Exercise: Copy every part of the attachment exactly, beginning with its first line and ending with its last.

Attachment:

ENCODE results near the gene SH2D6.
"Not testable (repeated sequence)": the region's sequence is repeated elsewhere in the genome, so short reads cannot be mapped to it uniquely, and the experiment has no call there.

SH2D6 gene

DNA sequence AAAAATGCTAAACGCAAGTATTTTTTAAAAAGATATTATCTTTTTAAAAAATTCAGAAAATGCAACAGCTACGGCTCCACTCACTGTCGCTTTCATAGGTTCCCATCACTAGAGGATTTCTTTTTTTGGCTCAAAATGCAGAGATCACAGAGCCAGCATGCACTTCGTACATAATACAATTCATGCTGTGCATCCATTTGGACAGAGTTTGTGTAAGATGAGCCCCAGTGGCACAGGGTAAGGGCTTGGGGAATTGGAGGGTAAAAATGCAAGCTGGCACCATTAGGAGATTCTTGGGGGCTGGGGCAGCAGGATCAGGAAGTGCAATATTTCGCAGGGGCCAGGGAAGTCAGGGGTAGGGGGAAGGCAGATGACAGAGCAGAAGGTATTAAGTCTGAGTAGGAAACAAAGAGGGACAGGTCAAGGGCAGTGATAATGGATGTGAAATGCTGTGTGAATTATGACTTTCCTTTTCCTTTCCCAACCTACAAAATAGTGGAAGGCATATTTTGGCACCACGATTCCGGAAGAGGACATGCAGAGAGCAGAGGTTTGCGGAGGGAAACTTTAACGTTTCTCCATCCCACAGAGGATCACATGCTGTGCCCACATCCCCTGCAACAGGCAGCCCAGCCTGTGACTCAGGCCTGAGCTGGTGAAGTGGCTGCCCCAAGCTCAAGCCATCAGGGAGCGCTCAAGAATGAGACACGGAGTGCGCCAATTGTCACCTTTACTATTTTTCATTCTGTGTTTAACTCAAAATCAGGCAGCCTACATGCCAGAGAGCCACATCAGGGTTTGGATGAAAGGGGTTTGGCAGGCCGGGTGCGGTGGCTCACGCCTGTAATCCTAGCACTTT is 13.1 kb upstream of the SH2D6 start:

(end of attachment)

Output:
ENCODE results near the gene SH2D6.
"Not testable (repeated sequence)": the region's sequence is repeated elsewhere in the genome, so short reads cannot be mapped to it uniquely, and the experiment has no call there.

SH2D6 gene

DNA sequence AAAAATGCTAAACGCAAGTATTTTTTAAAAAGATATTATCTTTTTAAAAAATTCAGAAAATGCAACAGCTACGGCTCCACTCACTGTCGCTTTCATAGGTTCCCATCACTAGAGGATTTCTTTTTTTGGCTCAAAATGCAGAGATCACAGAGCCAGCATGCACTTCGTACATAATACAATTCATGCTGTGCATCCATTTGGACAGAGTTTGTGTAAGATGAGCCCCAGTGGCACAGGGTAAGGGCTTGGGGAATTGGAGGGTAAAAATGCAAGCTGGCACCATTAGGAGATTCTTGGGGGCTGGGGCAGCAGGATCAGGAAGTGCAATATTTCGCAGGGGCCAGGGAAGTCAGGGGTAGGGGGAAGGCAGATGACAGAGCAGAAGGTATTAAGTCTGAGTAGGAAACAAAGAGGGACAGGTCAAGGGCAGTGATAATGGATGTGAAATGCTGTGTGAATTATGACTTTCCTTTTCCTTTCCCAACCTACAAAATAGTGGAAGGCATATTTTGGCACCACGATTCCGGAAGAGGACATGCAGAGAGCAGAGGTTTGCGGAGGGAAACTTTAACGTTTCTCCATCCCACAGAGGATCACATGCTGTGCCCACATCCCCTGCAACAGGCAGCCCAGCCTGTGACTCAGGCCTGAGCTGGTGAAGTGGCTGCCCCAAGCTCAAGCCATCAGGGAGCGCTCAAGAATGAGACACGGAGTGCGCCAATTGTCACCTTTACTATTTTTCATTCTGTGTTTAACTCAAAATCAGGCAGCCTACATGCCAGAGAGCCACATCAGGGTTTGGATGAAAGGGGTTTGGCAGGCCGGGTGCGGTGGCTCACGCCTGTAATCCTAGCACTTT is 13.1 kb upstream of the SH2D6 start: